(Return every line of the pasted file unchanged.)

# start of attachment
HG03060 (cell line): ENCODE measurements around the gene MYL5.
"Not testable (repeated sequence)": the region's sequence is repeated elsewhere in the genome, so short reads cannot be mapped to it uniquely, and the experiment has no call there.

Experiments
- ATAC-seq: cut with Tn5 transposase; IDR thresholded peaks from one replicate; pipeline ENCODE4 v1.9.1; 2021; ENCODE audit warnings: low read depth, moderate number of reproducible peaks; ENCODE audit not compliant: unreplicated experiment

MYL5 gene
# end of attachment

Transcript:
HG03060 (cell line): ENCODE measurements around the gene MYL5.
"Not testable (repeated sequence)": the region's sequence is repeated elsewhere in the genome, so short reads cannot be mapped to it uniquely, and the experiment has no call there.

Experiments
- ATAC-seq: cut with Tn5 transposase; IDR thresholded peaks from one replicate; pipeline ENCODE4 v1.9.1; 2021; ENCODE audit warnings: low read depth, moderate number of reproducible peaks; ENCODE audit not compliant: unreplicated experiment

MYL5 gene